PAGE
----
Tomato Spotted Wilt Virus
Tomato Spotted Wilt Virus is a plant virus that was detected in Australia in the early 1900s and rapidly spread to other areas. It is now common in temperate, subtropical, and tropical regions around the world. The disease affects around 800 different plant species, and has become a major issue for tomato growers.
There is no treatment for this virus, but fortunately, we describe some great precautions and preventative measures here.
Causes and Symptoms
Spotted wilt is caused by thrips, which are small insects that feed on a variety of plants by puncturing the leaves and sucking the plant’s contents. Thrips contract the virus while they are in the larval stage and feed on infected plants, such as weeds. They then transmit the virus as adults, flying from infected plants to healthy plants.
An infected tomato has a number of visible characteristics. Symptoms include bronze-colored or dark-spotted leaves, stunted growth, dark streaking in the plant’s terminal stems, and possible die-back of the plant’s growing tips. The fruit may be deformed or wilted, with a reduction in fruit quality and yield. Ripe fruit has a distorted shape and may be covered with red and yellow ring-like markings.
Treatments and Control
There is no treatment for spotted wilt once a plant is infected, but there are steps you can take to control and reduce the incidence of the virus.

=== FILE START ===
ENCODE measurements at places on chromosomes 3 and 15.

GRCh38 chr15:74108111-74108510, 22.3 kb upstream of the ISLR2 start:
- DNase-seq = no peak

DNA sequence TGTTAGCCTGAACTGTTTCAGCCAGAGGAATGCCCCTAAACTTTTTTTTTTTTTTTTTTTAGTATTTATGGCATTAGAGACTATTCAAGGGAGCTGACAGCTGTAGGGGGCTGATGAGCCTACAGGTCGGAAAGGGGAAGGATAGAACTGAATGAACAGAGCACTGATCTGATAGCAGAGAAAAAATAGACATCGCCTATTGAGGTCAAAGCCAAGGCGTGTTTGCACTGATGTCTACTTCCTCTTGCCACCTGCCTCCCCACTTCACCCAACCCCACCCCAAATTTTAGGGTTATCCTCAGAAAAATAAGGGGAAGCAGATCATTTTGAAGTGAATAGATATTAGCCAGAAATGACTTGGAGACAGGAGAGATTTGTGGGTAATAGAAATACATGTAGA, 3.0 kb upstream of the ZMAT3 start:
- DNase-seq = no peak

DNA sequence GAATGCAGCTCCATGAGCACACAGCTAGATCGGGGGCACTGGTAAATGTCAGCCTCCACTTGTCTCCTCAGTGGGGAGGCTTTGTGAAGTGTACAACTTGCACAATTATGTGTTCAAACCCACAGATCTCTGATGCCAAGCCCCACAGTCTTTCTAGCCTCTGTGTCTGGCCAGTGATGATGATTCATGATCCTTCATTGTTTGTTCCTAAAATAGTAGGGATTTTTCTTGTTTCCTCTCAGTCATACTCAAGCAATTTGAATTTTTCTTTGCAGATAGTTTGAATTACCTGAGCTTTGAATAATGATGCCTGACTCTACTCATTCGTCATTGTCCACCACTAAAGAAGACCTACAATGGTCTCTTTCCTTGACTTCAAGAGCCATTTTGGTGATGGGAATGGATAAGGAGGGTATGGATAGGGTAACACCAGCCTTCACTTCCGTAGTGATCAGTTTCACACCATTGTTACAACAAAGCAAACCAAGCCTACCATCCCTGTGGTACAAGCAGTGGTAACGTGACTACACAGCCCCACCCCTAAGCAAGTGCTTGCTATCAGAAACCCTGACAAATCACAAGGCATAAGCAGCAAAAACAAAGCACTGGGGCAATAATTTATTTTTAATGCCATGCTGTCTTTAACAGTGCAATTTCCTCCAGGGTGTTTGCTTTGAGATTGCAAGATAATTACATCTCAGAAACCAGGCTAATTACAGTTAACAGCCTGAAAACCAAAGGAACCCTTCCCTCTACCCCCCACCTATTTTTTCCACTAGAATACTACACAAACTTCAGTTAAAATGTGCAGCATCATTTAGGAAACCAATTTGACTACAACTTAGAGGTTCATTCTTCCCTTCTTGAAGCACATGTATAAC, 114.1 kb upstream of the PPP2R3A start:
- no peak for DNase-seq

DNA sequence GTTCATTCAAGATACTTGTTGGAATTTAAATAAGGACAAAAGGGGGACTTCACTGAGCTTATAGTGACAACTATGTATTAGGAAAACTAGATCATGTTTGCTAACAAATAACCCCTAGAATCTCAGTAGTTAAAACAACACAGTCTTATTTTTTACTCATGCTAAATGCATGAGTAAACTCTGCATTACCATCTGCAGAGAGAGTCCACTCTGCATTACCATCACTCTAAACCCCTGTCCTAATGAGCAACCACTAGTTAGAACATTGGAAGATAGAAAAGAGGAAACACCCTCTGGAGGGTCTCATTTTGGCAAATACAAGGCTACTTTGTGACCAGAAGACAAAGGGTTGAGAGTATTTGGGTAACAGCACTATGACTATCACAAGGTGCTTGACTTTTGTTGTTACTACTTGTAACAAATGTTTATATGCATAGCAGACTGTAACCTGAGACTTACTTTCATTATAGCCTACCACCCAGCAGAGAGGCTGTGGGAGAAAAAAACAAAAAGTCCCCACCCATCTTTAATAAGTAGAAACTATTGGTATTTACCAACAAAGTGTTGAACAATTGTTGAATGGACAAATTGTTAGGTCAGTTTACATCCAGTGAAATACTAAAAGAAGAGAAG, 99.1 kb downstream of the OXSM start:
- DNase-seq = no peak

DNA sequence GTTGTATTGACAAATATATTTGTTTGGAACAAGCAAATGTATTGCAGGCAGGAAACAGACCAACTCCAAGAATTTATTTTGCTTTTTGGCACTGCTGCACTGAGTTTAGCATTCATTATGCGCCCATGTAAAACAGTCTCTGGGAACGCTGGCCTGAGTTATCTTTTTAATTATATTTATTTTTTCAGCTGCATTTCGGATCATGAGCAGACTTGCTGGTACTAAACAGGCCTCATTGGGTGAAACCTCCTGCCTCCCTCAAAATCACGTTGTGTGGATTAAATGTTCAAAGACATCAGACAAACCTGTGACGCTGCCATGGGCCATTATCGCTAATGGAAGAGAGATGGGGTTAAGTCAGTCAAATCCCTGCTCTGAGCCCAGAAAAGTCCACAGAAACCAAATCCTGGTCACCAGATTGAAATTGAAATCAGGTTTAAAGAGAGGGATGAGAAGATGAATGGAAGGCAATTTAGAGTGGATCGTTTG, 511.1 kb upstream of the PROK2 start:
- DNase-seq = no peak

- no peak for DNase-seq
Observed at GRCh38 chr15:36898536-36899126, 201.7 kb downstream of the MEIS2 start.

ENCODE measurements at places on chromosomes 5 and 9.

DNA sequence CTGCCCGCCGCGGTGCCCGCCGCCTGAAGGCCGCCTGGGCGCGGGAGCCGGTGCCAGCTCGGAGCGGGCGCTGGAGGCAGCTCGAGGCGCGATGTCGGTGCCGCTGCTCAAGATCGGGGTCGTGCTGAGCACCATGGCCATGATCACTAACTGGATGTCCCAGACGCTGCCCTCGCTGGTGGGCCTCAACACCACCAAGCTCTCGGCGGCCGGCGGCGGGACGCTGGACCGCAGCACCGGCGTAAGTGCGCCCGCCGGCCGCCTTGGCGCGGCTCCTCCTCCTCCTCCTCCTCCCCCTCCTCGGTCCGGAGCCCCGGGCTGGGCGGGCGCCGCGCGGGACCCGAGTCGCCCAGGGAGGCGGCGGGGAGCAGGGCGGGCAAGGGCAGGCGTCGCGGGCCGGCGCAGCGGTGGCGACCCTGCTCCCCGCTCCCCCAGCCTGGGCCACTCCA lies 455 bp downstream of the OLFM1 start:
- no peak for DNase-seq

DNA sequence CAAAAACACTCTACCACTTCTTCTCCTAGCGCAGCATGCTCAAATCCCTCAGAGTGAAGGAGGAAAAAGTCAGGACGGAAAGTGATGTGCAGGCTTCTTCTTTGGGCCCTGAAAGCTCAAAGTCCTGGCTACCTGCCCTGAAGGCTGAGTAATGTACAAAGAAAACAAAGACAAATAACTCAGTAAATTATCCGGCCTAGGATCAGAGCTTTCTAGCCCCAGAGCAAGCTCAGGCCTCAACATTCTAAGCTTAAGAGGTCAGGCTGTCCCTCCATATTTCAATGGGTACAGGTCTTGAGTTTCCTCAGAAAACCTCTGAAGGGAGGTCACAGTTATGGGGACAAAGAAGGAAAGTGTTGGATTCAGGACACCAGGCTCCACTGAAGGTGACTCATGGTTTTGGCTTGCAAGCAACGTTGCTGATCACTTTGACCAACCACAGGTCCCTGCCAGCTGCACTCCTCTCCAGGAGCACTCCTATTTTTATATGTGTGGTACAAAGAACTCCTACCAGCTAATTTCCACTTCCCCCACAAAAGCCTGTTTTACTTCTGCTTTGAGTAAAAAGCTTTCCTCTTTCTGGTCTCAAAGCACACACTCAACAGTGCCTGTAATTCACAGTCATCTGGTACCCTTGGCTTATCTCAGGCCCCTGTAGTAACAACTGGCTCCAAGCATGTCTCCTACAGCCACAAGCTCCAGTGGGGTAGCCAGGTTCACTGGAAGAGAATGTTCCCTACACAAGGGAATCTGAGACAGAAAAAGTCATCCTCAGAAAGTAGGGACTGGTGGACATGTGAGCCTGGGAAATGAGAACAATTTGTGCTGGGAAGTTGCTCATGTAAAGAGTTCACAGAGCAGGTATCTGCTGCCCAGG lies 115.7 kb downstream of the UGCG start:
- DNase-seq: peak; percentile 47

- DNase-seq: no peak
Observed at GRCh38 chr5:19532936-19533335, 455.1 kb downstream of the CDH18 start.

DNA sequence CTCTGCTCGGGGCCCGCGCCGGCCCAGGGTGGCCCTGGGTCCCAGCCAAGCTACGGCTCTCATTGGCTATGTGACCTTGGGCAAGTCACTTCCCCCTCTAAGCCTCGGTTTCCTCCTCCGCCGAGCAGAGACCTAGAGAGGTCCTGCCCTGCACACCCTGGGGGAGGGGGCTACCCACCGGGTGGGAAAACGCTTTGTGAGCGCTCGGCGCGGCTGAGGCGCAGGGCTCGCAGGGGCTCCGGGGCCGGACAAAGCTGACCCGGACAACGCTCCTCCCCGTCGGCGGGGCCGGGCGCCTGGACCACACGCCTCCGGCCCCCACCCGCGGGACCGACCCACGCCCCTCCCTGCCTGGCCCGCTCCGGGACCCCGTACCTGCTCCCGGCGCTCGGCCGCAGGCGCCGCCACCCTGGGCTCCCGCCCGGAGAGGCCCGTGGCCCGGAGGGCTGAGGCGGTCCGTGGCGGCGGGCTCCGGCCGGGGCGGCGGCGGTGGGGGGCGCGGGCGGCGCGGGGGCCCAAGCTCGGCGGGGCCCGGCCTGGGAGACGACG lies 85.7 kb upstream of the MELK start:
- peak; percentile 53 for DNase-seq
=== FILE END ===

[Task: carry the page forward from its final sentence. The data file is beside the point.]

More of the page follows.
It is not easy to control in field tomato plants because of the virus’s wide host range, which includes perennials and weeds. If the disease appears, infected plants should be removed and destroyed immediately. This is not always effective, however, as oftentimes the virus has spread before symptoms ever appeared.
If you live in an area with either a high occurrence of spotted wilt or a high thrips population, resistant tomato varieties are an option. You should also be sure keep your tomato plants away from susceptible plants wherever possible, especially home gardens and flower and grain fields.
At the end of each crop you should remove sources of thrips, such as weeds, then plow and let lie fallow. In three to four weeks, thrips should have had time to emerge and disperse, but reduce cultivation to avoid moving thrips from infected plants.
Tomatoes grown in the controlled environment of a greenhouse present slightly less challenge in controlling the virus. Yellow sticky cards allow early detection of a thrips infestation, increasing chances of removing infected plants before the disease has spread. Place the cards above the crop canopy. You may also reduce thrips exposure through the application of a fine mesh cloth to doors and air vents.
Controlling thrips with insecticides is not effective, whether in the greenhouse or the field, as the insects quickly develop resistance to common insecticides. Pesticide rotation helps to retard thrips resistance. More than one application is necessary and the applications should be made in five-day intervals.